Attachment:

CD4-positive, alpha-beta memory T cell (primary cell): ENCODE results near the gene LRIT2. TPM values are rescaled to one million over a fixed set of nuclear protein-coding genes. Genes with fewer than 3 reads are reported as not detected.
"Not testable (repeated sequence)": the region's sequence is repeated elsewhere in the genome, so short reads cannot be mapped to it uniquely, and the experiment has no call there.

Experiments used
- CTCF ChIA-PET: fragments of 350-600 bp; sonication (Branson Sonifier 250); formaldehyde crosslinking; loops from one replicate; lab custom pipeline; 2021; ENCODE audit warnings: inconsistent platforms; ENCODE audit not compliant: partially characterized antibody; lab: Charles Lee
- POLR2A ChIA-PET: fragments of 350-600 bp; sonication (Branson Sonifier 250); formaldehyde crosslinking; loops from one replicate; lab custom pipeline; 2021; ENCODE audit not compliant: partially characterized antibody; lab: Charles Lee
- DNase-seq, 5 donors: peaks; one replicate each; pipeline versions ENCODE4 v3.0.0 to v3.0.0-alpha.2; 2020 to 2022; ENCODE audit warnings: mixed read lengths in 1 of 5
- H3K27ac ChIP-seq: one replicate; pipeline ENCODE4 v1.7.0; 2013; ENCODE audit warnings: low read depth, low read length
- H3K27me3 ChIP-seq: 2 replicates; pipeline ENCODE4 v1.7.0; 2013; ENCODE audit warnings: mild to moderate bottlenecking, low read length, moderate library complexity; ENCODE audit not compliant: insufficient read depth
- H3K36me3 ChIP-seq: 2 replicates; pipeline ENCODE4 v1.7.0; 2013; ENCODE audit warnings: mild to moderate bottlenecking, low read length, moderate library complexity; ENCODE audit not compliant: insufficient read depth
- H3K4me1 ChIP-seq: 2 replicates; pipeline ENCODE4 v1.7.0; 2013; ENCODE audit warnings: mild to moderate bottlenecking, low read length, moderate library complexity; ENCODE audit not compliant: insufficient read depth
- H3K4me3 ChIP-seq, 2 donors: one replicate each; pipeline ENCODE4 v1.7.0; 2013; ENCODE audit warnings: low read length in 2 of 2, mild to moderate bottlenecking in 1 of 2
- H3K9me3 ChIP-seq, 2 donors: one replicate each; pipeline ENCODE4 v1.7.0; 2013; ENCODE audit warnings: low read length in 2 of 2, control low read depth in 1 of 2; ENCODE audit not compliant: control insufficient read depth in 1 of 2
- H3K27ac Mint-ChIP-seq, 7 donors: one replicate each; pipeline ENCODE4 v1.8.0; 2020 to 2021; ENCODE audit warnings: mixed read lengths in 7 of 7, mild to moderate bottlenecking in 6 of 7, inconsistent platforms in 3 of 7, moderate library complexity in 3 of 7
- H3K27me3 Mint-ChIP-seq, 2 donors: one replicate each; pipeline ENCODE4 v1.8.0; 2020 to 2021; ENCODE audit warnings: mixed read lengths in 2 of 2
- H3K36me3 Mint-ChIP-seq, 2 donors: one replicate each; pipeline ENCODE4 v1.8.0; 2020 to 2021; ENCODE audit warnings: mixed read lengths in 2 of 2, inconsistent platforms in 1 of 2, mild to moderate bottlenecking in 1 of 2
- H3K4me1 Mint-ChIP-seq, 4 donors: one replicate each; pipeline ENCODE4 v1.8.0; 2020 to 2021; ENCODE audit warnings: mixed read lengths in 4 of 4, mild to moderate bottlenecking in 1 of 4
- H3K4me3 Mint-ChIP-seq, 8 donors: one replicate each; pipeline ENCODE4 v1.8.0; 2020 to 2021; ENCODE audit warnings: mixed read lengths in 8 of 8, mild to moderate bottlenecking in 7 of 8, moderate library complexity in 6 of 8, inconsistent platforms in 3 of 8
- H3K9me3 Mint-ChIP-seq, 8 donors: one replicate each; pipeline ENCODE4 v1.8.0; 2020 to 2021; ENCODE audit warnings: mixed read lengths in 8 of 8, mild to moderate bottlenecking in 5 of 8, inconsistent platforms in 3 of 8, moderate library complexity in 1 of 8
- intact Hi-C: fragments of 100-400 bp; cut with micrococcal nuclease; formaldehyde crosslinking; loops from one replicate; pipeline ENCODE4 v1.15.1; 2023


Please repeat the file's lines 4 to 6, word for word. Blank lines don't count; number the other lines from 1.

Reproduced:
- CTCF ChIA-PET: fragments of 350-600 bp; sonication (Branson Sonifier 250); formaldehyde crosslinking; loops from one replicate; lab custom pipeline; 2021; ENCODE audit warnings: inconsistent platforms; ENCODE audit not compliant: partially characterized antibody; lab: Charles Lee
- POLR2A ChIA-PET: fragments of 350-600 bp; sonication (Branson Sonifier 250); formaldehyde crosslinking; loops from one replicate; lab custom pipeline; 2021; ENCODE audit not compliant: partially characterized antibody; lab: Charles Lee
- DNase-seq, 5 donors: peaks; one replicate each; pipeline versions ENCODE4 v3.0.0 to v3.0.0-alpha.2; 2020 to 2022; ENCODE audit warnings: mixed read lengths in 1 of 5